Gyudon is a Japanese dish in the Donburi, or rice bowl, family. It is popular at lunch time. There are restaurants specializing in it much like Chipotle, Qdoba, and Moe’s specialize in burritos here in the U.S. It is simply prepared white rice with highly seasoned, thinly sliced beef, typically served with miso soup and tsukemono. You can find most ingredients for this dish in your grocery store’s Asian section and Cleveland’s AsiaTown neighborhood. Chef Eddie Mundy suggests Tink Holl, where he shops for ingredients. The beef can be an inexpensive cut (think chuck shoulder roast), and it should have a good bit of fat. Ask your butcher to slice the beef paper thin. Eddie prefers to garnish his with togarashi, a Japanese spice blend with chili and orange zest.

Serves 3–4

  • 2 cups sushi rice (Kokuho Rose Rice is preferred)
  • 4 cups water
  • 1 tablespoon canola oil
  • 1 medium white onion, thinly sliced
  • 12 ounces thinly sliced beef
  • 12 ounces dashi
  • 2 ounces soy sauce
  • 2 ounces mirin
  • 1 teaspoon grated ginger
  • Shichimi or togarashi, to taste
  • 1 tablespoon thinly sliced scallions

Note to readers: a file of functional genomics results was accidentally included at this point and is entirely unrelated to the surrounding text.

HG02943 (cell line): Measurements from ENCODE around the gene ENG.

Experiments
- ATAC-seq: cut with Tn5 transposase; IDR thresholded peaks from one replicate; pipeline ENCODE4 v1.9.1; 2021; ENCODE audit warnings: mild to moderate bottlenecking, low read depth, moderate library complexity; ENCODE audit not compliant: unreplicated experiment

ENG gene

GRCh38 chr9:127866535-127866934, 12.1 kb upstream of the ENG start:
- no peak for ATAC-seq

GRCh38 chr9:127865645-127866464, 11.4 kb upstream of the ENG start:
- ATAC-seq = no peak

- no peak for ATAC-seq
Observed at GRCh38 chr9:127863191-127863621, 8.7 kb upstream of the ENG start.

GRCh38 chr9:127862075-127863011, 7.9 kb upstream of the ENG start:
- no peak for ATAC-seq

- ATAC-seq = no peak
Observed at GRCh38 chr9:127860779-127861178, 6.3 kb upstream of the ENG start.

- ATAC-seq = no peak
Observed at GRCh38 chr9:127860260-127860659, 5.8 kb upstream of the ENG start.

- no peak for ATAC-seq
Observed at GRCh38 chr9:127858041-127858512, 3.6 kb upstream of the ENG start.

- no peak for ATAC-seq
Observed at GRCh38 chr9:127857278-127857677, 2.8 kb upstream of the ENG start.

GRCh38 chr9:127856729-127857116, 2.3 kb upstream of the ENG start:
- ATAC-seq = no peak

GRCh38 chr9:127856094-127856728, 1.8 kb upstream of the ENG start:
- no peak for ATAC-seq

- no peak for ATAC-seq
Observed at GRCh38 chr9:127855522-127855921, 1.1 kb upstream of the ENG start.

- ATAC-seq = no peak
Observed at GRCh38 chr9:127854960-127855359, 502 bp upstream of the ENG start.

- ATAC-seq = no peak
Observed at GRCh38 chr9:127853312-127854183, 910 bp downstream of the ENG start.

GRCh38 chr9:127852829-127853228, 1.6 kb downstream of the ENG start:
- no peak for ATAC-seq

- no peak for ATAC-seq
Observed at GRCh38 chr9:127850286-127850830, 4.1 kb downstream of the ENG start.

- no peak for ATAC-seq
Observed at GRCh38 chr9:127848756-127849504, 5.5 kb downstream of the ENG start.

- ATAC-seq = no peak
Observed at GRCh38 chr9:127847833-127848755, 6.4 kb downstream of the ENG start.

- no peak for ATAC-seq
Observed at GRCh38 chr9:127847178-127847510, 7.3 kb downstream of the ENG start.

• Poached eggs (optional)
  • Pickled ginger (optional)
  • Tsukemono and miso soup (optional)

Rinse rice, agitating with hands, until water runs clear. Combine with the 2½ cups water in a rice cooker and turn on for white rice. Alternatively, place rice and water in a medium saucepan and bring to a hard boil. Adjust heat to low and allow to simmer, covered, for 20 minutes. Remove from stovetop and allow to rest for 10 minutes. Lightly stir. Meanwhile, bring a sauté pan to medium high heat. Add oil and onions. Sauté briefly until just beginning to soften, about 1–2 minutes. Add beef and using chopsticks or whatever utensil you are most comfortable with, separate and sauté beef until lightly browned. Add dashi, soy sauce, mirin, and ginger, allow to cook down until reduced by ⅓, about 5 minutes. Finish with fresh ginger. Serve immediately over steamed white rice. Garnish with togorashi and scallions, and your desired add-ons, including poached eggs, pickled ginger, miso soup and/or tsukemono.

Want to make your own dashi? Click here for the recipe .